Blogger Kirsten Caldwell

Should Libraries be Quiet?

For years, debates have raged over the appropriate volume levels in libraries. Should they maintain a serene quiet, with librarians ready to shush any loud disruptions? Perhaps there could be designated quiet zones for those seeking focused study, while allowing for a slightly livelier atmosphere in areas designated for children. The time of librarians expecting hushed whispers from children as they browse the stacks seems to have passed.

Libraries have evolved into more than bookshelves and are now community centers, where people gather for meetings and activities, with some noise becoming an integral part of the experience, particularly in areas catering to children. As librarians, we strive to foster a love of learning in families and children. While reading is central, we also aim to cultivate lifelong learners through interactive experiences.

The Every Child Ready to Read initiative emphasizes talking, singing, reading, writing, and playing. I would argue that these activities inherently involve making noise and should thus be embraced as part of the library atmosphere. Many libraries now offer dedicated play areas with educational toys, puppets, coloring stations, blocks, scavenger hunts, and more. These encourage families to engage in enriching activities together.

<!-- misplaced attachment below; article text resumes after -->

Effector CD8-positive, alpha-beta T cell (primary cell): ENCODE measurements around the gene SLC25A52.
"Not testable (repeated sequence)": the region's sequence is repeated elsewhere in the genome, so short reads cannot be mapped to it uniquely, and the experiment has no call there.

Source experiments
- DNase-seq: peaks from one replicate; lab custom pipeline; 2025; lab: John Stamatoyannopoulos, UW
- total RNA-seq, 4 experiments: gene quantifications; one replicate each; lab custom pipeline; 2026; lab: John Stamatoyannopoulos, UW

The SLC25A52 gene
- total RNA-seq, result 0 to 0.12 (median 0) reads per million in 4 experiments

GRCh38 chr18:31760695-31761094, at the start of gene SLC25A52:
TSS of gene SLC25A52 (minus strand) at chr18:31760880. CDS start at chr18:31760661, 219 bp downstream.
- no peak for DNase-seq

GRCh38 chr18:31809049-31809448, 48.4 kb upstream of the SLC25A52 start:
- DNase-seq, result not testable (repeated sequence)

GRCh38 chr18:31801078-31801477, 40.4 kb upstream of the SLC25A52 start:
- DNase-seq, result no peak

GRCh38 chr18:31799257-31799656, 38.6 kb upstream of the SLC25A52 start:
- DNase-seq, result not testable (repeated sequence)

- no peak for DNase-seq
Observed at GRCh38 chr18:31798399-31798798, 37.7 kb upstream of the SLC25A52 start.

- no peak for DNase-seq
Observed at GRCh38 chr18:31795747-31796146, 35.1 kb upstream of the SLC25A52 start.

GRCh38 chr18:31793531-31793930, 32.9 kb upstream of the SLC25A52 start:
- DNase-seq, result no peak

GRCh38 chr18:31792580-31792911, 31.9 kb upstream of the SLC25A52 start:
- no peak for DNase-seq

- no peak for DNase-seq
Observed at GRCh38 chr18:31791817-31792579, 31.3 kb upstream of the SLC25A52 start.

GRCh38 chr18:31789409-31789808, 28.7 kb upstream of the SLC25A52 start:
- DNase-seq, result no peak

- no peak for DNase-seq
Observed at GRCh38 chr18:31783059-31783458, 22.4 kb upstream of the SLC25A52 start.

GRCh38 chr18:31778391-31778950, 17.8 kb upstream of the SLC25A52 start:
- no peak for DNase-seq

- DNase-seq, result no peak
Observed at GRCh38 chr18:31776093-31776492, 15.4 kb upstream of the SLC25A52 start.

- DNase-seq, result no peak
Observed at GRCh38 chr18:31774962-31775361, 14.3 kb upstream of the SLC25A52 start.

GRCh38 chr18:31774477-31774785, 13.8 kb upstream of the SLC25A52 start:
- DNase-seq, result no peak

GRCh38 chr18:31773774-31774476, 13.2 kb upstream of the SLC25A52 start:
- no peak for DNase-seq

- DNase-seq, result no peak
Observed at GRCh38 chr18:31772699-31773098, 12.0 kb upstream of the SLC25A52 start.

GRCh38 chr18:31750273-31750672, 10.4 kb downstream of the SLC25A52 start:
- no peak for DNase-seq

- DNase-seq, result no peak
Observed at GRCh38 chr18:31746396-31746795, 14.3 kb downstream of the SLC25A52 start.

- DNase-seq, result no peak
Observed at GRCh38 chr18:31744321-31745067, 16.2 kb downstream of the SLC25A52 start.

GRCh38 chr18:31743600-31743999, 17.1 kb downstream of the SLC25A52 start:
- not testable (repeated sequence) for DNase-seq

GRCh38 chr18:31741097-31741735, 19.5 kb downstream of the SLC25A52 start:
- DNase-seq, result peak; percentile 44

Spring scavenger hunt items. Photo courtesy of Kirsten Caldwell.

In addition to these important library spaces for children, children’s programming has also become more common. STEAM programs, storytimes, and various other activities are frequently provided for families. Smaller libraries may lack designated programming spaces and may defer to having storytime in the children’s area. Reading and singing songs together are lively and engaging activities, not quiet ones.

Although I love a loud and lively children’s section, ideally, libraries are large enough to have space for adults to work or read quietly. Study rooms, meeting rooms, or an adult corner of the library are generally quieter spaces with rules about noise levels, allowing people to focus.

I don’t think that libraries will or should go back to being places where the librarian tells you to be quiet for raising your voice a bit. The Washington post has an amazing article by Karen MacPherson about this very topic.

What do you think? Should libraries be quiet?

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